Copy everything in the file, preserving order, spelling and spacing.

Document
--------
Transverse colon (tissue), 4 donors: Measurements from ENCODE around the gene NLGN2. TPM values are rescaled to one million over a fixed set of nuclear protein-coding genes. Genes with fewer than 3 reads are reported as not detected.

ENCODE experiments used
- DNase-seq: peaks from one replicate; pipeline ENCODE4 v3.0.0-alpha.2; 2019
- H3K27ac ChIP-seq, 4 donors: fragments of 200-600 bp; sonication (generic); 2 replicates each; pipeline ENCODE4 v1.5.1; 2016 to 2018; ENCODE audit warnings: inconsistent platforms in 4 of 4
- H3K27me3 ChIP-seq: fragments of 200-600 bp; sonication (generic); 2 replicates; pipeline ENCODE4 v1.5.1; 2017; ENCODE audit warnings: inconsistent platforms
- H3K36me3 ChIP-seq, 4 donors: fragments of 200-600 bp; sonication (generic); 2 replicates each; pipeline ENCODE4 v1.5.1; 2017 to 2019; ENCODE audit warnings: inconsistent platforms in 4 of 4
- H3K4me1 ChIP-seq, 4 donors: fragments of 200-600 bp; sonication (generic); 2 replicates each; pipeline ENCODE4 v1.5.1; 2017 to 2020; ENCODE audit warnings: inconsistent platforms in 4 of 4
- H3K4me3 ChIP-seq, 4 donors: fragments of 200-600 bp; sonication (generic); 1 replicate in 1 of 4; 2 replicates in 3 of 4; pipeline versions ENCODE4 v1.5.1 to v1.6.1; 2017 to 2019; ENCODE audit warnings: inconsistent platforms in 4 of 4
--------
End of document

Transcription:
Transverse colon (tissue), 4 donors: Measurements from ENCODE around the gene NLGN2. TPM values are rescaled to one million over a fixed set of nuclear protein-coding genes. Genes with fewer than 3 reads are reported as not detected.

ENCODE experiments used
- DNase-seq: peaks from one replicate; pipeline ENCODE4 v3.0.0-alpha.2; 2019
- H3K27ac ChIP-seq, 4 donors: fragments of 200-600 bp; sonication (generic); 2 replicates each; pipeline ENCODE4 v1.5.1; 2016 to 2018; ENCODE audit warnings: inconsistent platforms in 4 of 4
- H3K27me3 ChIP-seq: fragments of 200-600 bp; sonication (generic); 2 replicates; pipeline ENCODE4 v1.5.1; 2017; ENCODE audit warnings: inconsistent platforms
- H3K36me3 ChIP-seq, 4 donors: fragments of 200-600 bp; sonication (generic); 2 replicates each; pipeline ENCODE4 v1.5.1; 2017 to 2019; ENCODE audit warnings: inconsistent platforms in 4 of 4
- H3K4me1 ChIP-seq, 4 donors: fragments of 200-600 bp; sonication (generic); 2 replicates each; pipeline ENCODE4 v1.5.1; 2017 to 2020; ENCODE audit warnings: inconsistent platforms in 4 of 4
- H3K4me3 ChIP-seq, 4 donors: fragments of 200-600 bp; sonication (generic); 1 replicate in 1 of 4; 2 replicates in 3 of 4; pipeline versions ENCODE4 v1.5.1 to v1.6.1; 2017 to 2019; ENCODE audit warnings: inconsistent platforms in 4 of 4